Sick Body, Renewed Mind

Today's a sick day for me. I've battled this heaviness in my chest, sore throat and general weariness long enough and so I'm actually going to see the doctor later this morning. My self diagnosis? Something akin to bronchitis. But we'll see what the doc has to say.

Meanwhile I have work to do as well. I won't be tackling the dusting or vacuuming (that's one of the perks of having some sort of tiring respiratory illness) but I'll have to finish up the article that is actually due right now. Fortunately I can do that while lounging on my sofa.

But what else will I do? I have the tendency to spiral down emotionally when I'm not feeling well physically. Do you do that too? But I don't want to host a pity party that I'm too tired and sick to attend myself. So I've got a different plan for the day.

I read this morning in Romans 12:2 that if I don't want to fall into the same bad habits I'm prone to slip into over and over I'll need to be transformed or changed. And the best way to do that, according to the same verse, is to have my mind renewed. That's where most of our behavior actually starts you know, in our minds. But how can our minds be transformed?

I've found that one of the best tools for renewing my mind and transforming my behavior is meditation. And no, I'm not talking about striking an awkward yoga pose, emptying my mind, chanting senseless phrases, and focusing on a peaceful meadow. The way I see it, that kind of meditation calms you for the few minutes you can manage to sit still and picture daisies, but after that you're just the same person you were before you crawled into your pretzel configuration.

On the other hand, when we meditate on God's Word we're guaranteed that His living word will do a lasting and supernatural work in our minds that actually changes things. So that's the kind of meditating I'll be doing today. Besides I hurt all over way too much to strike an awkward pose. Here's how I meditate on God's Word:
  1. Choose a scripture verse or passage that has meaningful significance to you. I like to choose a verse that feeds some spiritual need I have at the time. And believe me, they're in there! God wants to feed our souls and He does so through His hearty and sustaining Word.
  2. I like to write the passage on a 4 x 6 index card and put it in a small photo album where I keep all the verses I am currently meditating on and even attempting to memorize. Writing it out helps me really think about what the verse means.
  3. I spend time mulling over the scripture. Did you know that the Hebrew word for "meditate" most commonly used in the book of Psalms actually carries the connotation of murmuring. That could be why so many people think you need to hum when you meditate. But actually the murmuring referred to in the word's definition is the humming sound produced when we talk to ourselves. In other words, meditating is simply talking to yourself about something, hashing it out, looking at it from all the angles and explaining your thoughts to yourself. So whether you actually talk out loud to yourself or keep it silent, meditating boils down to having an internal conversation about the matter at hand.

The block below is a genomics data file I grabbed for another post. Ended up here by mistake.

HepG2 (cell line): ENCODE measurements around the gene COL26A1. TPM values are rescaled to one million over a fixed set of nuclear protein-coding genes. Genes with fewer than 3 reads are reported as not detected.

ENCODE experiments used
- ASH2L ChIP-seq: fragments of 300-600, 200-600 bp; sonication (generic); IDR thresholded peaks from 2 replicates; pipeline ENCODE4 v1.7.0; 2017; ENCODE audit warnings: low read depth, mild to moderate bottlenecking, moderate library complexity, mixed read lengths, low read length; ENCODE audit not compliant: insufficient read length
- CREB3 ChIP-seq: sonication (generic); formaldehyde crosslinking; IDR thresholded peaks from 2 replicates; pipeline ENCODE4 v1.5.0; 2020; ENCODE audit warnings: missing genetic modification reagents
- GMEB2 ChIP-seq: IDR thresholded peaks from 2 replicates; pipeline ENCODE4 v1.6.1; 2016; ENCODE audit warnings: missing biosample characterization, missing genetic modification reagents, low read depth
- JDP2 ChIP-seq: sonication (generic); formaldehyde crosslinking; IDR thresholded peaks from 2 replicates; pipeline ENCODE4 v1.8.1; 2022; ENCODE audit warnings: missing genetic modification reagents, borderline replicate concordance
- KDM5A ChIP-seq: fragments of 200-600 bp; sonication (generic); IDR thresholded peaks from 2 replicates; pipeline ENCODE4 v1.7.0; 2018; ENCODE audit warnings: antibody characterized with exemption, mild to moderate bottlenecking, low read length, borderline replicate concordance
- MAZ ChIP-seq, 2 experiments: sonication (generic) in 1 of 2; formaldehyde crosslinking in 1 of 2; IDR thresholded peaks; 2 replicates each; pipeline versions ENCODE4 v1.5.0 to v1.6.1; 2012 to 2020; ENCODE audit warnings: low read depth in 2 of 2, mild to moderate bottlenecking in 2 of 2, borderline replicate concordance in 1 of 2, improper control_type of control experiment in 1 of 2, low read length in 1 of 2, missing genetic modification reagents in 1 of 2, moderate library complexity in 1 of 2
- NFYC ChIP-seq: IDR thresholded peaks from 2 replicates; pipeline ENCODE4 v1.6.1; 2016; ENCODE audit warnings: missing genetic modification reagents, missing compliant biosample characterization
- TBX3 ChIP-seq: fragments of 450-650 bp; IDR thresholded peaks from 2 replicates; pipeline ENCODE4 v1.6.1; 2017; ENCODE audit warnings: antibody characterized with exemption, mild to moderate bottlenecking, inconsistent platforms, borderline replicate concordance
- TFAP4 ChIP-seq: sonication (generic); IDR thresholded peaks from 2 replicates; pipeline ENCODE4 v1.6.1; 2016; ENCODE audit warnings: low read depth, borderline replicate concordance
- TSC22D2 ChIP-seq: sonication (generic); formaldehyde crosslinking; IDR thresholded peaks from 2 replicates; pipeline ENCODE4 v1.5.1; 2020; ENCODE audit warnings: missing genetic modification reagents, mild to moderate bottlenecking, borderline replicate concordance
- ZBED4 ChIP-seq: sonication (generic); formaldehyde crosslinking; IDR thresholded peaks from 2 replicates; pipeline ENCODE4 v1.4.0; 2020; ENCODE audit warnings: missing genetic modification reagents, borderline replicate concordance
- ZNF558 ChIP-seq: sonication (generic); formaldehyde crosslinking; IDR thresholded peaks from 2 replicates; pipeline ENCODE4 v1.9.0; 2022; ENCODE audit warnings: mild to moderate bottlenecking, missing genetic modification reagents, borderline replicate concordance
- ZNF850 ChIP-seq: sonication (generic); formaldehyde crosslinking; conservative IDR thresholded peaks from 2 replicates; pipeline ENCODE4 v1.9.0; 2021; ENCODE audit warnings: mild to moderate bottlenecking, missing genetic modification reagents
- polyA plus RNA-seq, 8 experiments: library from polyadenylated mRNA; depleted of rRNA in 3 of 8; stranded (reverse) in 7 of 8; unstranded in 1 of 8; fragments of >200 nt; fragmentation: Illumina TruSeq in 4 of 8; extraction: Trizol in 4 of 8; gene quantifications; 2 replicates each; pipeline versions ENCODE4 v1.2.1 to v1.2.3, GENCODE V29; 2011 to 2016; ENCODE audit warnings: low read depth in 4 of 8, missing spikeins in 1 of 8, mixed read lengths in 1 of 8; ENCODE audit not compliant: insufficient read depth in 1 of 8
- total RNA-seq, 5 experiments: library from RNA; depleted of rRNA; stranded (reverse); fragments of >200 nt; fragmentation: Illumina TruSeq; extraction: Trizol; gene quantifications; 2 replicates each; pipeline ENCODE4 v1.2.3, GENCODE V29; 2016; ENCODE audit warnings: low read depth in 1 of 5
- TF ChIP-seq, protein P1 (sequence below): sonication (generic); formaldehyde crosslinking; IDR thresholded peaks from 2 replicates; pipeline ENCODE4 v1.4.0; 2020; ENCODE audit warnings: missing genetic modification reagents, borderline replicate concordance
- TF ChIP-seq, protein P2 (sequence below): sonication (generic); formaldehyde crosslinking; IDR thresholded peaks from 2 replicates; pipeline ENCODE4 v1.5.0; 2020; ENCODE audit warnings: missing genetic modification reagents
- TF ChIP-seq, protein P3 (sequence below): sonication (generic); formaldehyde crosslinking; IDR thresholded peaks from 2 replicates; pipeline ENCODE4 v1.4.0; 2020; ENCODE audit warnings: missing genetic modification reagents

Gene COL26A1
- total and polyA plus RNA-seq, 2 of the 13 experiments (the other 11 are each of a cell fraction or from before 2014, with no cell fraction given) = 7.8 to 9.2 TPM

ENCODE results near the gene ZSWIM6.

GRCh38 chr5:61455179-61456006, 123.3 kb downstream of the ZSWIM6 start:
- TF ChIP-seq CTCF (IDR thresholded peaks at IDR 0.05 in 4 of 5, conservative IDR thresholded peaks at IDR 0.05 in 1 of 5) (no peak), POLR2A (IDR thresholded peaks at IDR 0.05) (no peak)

4. However, the difference in meditation and worrying, which is something else we tend to do as we talk aloud to ourselves, is that meditation includes God. So talk with God about the scripture you've chosen. Ask Him what you should learn from it, take away from it, and believe or change as a result of its truth.
  5. I try to meditate on my chosen scriptures throughout the day whenever I have a few minutes. I definitely think over them in the morning, but I also try to mull them over several more times throughout the day--perhaps as I sit on my back porch in the late afternoon, maybe as I eat lunch by myself, or potentially as I get ready for sleep at night.
  6. I've tried to make meditation on scripture a daily practice in my life. I'll admit that there are many days when I don't spend much time chewing on my scriptures, but I can see a definite transforming difference when I've been consistent about it. In fact, I will tell you that scripture meditation and memorization has made more of a difference in my life than Bible study. And I love me some good Bible study. But I'm convinced that we can study the Bible without ever being transformed by it. Study feeds us with knowledge and understanding; but meditation feeds our soul and changes our thinking. And in the end it transforms our lives.
So while I won't be doing much physical today, I can still accomplish a lot if I spend my time dwelling on the Word of God. Now, if I can just keep the television off and resist the pull of the Internet :)

Have a good one!